E. Capron, S. O. Rasmussen, T. J. Popp, T. Erhardt, H. Fischer, A. Landais, J. B. Pedro, G. Vettoretti, A. Grinsted, V. Gkinis, B. Vaughn, A. Svensson, B. M. Vinther & J. W. C. White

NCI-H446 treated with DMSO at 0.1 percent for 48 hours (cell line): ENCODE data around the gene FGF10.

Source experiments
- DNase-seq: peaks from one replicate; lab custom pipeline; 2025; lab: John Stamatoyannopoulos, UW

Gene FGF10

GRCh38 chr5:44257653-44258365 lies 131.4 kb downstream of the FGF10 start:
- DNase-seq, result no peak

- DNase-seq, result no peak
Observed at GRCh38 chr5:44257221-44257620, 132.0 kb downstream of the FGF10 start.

Data availability and temporal resolution make it challenging to unravel the anatomy(duration and temporal phasing) of the Last Glacial abrupt climate changes. Here, we address these limitations by investigating the anatomy of abrupt changes using sub-decadal-scale records from Greenland ice cores. We highlight the absence of a systematic pattern in the anatomy of abrupt changes as recorded in different ice parameters. This diversity in the sequence of changes seen in ice-core data is also observed in climate parameters derived from numerical simulations which exhibit self-sustained abrupt variability arising from internal atmosphere-ice-ocean interactions. Our analysis of two ice cores shows that the diversity of abrupt warming transitions represents variability inherent to the climate system and not archive-specific noise. Our results hint that during these abrupt events, it may not be possible to infer statistically-robust leads and lags between the different components of the climate system because of their tight coupling.